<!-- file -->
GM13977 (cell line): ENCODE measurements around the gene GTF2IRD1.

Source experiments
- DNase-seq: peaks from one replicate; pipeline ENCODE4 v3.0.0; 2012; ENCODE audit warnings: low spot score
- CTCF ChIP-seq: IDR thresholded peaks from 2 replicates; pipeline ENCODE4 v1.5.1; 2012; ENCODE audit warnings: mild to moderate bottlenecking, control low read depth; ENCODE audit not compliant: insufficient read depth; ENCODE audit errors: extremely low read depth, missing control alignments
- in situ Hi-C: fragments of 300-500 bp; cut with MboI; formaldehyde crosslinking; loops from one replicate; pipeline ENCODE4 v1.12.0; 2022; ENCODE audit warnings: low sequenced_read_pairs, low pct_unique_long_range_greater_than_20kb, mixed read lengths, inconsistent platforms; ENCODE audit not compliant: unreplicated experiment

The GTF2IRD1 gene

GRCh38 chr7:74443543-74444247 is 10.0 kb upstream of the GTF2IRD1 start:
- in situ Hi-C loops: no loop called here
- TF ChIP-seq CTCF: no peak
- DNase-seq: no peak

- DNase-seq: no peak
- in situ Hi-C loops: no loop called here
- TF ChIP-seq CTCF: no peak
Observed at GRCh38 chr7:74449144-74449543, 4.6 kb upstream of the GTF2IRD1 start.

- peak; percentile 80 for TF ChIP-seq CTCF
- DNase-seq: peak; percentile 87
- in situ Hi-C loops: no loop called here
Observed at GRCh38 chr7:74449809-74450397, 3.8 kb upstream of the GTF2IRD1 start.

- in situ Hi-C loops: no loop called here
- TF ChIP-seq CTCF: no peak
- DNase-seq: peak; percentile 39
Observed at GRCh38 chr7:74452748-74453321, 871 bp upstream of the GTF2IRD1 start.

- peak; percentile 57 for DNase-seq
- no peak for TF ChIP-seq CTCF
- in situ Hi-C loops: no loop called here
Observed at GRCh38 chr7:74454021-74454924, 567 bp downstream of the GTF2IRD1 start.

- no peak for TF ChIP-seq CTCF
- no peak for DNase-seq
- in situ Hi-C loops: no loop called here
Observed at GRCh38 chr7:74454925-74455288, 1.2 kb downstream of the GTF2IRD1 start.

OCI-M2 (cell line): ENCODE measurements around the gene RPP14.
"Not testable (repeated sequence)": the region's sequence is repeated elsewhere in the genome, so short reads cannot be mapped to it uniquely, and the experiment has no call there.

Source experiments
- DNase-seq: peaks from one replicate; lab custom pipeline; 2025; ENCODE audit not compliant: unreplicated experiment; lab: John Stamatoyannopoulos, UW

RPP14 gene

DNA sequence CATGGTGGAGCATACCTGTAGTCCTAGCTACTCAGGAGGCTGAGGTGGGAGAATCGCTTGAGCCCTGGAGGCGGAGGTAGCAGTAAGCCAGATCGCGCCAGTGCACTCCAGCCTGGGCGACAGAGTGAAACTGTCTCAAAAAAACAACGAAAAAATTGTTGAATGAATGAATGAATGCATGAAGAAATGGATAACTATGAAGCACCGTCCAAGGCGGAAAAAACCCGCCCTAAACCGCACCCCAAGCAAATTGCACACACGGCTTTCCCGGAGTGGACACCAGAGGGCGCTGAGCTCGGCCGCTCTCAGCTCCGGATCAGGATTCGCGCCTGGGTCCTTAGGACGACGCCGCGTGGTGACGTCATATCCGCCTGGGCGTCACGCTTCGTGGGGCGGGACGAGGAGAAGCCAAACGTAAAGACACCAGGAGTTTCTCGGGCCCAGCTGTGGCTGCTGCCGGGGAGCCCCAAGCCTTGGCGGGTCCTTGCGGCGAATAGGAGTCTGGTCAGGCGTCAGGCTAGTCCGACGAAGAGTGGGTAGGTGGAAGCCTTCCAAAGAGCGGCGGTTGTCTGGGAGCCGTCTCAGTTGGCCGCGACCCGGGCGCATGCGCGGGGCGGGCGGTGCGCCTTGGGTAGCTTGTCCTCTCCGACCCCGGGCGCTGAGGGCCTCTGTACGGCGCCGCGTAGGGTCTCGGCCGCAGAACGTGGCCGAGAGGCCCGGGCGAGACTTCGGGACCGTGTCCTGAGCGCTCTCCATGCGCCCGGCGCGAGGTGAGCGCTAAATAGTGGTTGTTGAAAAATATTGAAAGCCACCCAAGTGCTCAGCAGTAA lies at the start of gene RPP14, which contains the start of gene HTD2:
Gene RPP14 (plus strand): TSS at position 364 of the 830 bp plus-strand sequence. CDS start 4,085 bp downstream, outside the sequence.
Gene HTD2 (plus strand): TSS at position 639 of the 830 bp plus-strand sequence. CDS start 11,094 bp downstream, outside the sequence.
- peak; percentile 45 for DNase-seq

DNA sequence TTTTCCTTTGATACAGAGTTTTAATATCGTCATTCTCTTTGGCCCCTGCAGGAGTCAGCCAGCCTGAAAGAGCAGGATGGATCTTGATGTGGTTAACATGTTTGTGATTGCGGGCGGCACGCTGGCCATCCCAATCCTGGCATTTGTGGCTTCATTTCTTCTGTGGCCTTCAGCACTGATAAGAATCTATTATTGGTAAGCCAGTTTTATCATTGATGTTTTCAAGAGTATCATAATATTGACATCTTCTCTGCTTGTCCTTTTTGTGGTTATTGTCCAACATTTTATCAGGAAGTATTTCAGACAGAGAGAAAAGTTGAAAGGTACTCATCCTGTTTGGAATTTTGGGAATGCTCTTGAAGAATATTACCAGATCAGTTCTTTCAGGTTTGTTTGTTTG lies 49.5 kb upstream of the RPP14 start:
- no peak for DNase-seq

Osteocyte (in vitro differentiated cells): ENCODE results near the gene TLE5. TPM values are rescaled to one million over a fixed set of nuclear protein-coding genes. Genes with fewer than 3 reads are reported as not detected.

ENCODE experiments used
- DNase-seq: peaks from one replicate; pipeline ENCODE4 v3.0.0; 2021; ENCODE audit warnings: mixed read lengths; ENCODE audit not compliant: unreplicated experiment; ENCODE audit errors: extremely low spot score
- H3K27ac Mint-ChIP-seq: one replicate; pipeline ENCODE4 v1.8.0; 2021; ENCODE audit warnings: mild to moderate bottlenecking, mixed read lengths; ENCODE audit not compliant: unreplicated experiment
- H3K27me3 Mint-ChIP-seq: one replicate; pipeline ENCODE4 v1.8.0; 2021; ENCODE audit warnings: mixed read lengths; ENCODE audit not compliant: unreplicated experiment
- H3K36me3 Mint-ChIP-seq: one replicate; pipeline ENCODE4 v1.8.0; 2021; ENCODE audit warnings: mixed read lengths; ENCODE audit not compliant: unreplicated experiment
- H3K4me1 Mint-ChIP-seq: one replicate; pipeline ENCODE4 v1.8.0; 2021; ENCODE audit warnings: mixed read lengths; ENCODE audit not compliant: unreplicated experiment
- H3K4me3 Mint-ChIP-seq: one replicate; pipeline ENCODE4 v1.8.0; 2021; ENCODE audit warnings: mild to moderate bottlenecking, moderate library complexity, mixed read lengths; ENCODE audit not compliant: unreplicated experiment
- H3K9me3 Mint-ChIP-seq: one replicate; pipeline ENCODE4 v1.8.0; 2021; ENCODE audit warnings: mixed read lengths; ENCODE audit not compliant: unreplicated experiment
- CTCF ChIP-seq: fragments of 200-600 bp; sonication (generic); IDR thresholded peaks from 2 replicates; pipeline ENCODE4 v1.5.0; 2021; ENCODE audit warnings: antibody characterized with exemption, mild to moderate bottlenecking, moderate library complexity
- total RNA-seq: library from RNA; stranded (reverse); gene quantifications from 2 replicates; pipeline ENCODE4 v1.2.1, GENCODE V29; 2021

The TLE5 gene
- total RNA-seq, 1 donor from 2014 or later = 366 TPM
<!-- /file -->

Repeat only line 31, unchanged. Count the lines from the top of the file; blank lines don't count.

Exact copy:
OCI-M2 (cell line): ENCODE measurements around the gene RPP14.